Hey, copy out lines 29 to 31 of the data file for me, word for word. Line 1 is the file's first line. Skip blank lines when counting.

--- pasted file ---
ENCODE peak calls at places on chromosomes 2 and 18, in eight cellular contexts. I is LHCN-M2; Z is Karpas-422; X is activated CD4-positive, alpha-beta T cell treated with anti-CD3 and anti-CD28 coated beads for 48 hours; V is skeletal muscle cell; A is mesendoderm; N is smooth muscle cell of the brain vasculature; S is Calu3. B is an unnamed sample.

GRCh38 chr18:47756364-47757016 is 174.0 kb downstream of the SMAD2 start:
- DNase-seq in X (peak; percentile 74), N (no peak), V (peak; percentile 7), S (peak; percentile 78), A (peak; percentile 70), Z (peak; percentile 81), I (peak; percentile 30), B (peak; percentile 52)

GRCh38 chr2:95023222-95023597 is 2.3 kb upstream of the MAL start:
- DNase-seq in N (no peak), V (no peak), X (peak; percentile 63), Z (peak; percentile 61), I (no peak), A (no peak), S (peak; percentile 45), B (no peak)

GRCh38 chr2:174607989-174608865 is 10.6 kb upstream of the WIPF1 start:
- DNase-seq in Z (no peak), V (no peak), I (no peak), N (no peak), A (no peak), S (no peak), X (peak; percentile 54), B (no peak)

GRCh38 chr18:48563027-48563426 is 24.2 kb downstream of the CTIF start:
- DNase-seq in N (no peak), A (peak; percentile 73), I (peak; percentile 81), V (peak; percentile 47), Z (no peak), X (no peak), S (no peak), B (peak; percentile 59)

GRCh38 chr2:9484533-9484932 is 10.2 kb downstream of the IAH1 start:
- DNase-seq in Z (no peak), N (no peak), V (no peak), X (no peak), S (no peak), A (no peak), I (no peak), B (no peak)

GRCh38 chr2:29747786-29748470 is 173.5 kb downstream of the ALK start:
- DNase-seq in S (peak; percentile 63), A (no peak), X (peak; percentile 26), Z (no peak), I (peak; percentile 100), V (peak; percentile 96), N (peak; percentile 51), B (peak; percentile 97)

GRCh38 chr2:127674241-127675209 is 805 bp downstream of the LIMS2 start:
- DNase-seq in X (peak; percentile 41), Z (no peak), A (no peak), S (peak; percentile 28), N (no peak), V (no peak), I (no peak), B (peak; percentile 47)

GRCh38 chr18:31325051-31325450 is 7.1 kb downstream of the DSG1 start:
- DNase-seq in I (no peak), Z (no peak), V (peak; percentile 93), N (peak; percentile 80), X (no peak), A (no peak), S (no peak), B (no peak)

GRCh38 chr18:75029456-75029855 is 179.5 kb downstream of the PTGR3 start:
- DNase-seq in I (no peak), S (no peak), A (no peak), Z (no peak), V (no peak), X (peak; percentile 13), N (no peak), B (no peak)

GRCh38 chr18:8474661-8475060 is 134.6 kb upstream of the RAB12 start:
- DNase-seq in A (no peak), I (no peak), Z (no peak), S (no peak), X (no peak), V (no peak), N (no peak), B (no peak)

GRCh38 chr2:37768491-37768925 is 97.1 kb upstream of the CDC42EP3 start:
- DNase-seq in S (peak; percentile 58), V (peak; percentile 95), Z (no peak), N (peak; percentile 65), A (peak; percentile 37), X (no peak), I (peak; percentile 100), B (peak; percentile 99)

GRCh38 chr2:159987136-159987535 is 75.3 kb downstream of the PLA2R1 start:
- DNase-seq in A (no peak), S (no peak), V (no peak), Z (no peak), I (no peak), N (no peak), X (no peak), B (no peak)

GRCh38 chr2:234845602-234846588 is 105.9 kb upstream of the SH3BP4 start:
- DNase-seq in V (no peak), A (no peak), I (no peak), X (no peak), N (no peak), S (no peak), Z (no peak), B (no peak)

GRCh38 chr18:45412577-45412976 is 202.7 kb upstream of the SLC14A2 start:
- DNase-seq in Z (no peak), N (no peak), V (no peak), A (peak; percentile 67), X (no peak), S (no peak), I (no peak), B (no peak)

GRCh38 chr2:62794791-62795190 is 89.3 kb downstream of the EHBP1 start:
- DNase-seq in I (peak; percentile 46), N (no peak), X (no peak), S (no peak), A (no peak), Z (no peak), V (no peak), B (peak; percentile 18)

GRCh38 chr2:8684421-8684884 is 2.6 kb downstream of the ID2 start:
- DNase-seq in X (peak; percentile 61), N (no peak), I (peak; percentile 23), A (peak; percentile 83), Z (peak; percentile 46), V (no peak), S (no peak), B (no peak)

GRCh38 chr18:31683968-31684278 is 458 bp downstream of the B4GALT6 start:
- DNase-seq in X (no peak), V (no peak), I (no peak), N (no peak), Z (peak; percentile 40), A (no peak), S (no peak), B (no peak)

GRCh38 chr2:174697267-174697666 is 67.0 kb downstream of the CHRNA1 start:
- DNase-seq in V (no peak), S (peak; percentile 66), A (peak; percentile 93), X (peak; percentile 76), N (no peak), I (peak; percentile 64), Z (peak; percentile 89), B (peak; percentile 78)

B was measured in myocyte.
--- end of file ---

- DNase-seq in Z (no peak), N (no peak), V (no peak), A (peak; percentile 67), X (no peak), S (no peak), I (no peak), B (no peak)

GRCh38 chr2:62794791-62795190 is 89.3 kb downstream of the EHBP1 start:
- DNase-seq in I (peak; percentile 46), N (no peak), X (no peak), S (no peak), A (no peak), Z (no peak), V (no peak), B (peak; percentile 18)